Here are a few examples of recent research into gluten sensitivity:

  • Fibromyalgia is an elusive syndrome that is often associated with gut problems. In a recent study, 20 patients with fibromyalgia experienced remission from the disease on a gluten-free diet. They were all confirmed not to have celiac, thus the researchers concluded that non-celiac gluten sensitivity may be a cause of the disorder.
  • Depression has been shown to be much more common in those with celiac, and conversely, people who are depressed are more likely to have undiagnosed celiac. As I mentioned above, a recent study found that gluten caused depression even in people without celiac. There is also a recently published case study of a girl who had been on a gluten-free diet and suddenly became severely depressed after beginning to eat wheat daily. She did not have celiac disease. After going back to a gluten-free diet, her depression resolved.
  • Scientists have been exploring the links between wheat, gluten, and schizophrenia for decades, and many studies have shown that a gluten-free diet is effective for many patients. One recent fascinating discovery is that even after controlling for other variables, mothers who have a greater than normal immune reaction to gluten have greatly increased odds of having children who develop schizophrenia. The same did not hold true for an immune reaction to milk casein.
  • ADHD (attention deficit hyperactivity disorder) is tied with gluten sensitivity in multiple studies. It has been found that those with ADHD are much more likely to have celiac disease, and when the celiac disease is treated by a gluten-free diet, ADHD symptoms also improve.
  • Autism spectrum is a complex condition with many factors, but many children with autism are greatly helped by a gluten free diet. For example in one study that questioned 387 families with autistic children who were on a gluten-free and casein-free diet, those that reported the closest adherence to the diet also experienced the best improvement in symptoms. From a more biochemical angle, another study found that gluten causes a greater immune reaction in children with autism than in children without autism. Research is ongoing, and shows that gluten-free dietary interventions are promising for improving both symptoms and development in many patients.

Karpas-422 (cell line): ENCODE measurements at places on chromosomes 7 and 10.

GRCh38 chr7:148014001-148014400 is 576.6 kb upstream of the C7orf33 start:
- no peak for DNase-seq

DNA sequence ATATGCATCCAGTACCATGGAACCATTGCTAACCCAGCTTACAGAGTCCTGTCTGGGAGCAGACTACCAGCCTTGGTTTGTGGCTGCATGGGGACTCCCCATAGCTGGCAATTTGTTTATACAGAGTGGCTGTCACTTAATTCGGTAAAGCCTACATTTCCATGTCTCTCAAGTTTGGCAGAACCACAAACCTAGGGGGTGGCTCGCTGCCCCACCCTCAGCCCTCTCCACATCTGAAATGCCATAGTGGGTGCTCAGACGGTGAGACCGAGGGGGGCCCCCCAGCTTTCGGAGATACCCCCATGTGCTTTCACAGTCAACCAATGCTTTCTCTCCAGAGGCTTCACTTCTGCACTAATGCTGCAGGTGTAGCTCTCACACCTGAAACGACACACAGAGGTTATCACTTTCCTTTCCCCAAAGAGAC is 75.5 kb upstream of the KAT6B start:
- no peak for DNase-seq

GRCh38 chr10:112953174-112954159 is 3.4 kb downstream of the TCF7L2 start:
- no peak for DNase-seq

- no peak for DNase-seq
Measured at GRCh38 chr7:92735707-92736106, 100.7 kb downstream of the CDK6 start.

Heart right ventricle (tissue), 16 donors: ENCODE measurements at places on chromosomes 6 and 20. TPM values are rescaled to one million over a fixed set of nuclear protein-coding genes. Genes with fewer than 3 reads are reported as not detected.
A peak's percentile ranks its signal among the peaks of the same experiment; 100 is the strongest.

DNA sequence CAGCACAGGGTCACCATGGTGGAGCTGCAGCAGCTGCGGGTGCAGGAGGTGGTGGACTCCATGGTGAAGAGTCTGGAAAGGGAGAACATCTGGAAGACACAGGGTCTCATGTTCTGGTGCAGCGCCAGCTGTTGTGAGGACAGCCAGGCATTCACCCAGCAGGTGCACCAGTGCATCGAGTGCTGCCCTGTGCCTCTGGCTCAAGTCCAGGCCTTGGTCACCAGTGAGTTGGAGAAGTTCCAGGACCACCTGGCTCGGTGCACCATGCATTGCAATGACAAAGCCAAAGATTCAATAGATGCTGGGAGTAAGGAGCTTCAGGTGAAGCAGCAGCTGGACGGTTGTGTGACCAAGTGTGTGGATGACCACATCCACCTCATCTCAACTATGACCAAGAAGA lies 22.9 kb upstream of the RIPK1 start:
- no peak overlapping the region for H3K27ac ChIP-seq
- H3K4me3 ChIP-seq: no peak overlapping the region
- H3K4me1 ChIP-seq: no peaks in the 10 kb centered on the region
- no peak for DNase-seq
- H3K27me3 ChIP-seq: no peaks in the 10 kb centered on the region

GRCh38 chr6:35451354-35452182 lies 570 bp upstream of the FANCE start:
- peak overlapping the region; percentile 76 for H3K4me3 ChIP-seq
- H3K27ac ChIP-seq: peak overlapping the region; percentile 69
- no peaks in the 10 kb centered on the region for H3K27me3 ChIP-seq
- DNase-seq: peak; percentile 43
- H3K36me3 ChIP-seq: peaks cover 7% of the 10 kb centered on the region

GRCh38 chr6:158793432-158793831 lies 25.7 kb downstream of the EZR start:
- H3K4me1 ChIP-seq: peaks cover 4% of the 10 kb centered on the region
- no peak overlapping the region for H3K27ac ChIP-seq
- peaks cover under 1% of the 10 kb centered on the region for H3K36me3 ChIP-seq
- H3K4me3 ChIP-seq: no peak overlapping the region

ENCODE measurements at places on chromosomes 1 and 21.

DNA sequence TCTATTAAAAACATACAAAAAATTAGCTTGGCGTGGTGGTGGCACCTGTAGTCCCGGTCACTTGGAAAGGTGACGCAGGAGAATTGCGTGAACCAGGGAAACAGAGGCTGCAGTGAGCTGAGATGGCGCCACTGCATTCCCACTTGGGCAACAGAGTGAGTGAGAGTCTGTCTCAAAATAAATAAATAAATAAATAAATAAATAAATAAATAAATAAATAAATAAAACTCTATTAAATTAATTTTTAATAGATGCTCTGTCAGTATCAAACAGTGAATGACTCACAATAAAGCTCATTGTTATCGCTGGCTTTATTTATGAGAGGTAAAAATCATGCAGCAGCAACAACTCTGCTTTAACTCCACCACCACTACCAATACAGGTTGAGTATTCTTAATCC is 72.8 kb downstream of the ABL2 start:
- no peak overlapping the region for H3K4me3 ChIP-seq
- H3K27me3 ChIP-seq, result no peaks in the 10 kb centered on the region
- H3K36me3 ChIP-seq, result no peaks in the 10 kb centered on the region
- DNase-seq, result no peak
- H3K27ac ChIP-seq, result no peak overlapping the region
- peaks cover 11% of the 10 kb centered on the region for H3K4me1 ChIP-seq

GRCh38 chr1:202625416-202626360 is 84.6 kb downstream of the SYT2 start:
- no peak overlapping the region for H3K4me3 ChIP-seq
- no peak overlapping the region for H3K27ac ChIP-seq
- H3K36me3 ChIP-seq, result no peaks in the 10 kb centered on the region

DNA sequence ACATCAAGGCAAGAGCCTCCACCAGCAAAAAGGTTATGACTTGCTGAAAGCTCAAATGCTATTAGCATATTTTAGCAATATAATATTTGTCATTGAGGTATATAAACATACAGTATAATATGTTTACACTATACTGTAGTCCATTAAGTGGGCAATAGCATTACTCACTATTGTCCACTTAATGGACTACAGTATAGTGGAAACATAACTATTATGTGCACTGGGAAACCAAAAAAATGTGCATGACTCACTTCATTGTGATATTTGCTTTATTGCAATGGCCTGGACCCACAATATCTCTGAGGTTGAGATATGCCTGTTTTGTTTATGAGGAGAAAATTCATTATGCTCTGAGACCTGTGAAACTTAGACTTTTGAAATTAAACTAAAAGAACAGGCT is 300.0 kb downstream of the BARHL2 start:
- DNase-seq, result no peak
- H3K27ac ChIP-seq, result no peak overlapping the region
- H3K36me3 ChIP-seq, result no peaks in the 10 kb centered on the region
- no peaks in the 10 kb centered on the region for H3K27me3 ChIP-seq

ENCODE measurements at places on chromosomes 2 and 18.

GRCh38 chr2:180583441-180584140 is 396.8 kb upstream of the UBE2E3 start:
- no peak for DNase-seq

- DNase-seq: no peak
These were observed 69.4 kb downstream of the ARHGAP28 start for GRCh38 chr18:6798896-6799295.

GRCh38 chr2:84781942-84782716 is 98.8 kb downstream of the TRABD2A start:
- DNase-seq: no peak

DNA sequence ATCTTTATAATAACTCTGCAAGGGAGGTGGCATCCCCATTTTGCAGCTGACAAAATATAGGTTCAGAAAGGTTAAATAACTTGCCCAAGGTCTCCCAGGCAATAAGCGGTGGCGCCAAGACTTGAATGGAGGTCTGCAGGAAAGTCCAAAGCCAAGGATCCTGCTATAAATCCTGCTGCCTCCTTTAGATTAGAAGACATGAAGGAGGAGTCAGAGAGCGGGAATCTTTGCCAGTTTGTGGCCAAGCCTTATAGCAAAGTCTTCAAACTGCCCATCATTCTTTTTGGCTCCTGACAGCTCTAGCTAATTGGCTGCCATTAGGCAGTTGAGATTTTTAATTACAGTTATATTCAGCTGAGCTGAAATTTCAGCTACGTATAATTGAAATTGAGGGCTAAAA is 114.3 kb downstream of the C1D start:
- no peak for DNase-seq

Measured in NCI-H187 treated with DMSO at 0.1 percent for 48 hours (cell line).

• Type 1 diabetes has been  linked to gluten in multiple studies. One recent study found that for diabetic mice, the risk that their offspring would develop type-1 diabetes was dramatically less when they ate a gluten-free diet during pregnancy and nursing. It has also been shown that if started early enough, a gluten-free diet can cause remission of the disease in humans: one recent case study described a young boy who was diagnosed with type-1 diabetes but was able to put the disease into remission with a gluten-free diet.

You may be wondering: how could gluten be a factor in all of these seemingly unrelated diseases? It is because gluten affects two very integral and vital parts of our bodies: our guts and our immune systems.

Continue reading

Book Review: The Wahls Protocol

TerryWahlsKale

The Wahls Protocol: How I Beat Progressive MS Using Paleo Principles and Functional Medicine.
By Terry Wahls, M.D.

This is an extraordinary book. More specifically, what Dr. Wahls has done is extraordinary. She has confronted a degenerative, incurable disease and discovered a way to reverse its course, first for herself, and now for her patients and research participants. She went from being confined to a reclining wheelchair, to being able to go on long bike rides with her family, and she has helped her patients make similar recoveries. I would highly recommend The Wahls Protocol, especially to people affected by multiple sclerosis, other autoimmune diseases, or indeed any chronic condition.

Early on in the book Dr. Wahls makes a guiding point: “What your cells use to fuel the chemistry of life comes directly from what you feed yourself.” She points out that the designation of “healthy” foods is not an abstract idea, rather, what makes something healthy is that it contains the substances that your cells literally need for the chemical reactions that make up life. If your cells cannot function properly, your body cannot function properly, which means that it cannot resist nor recover from disease.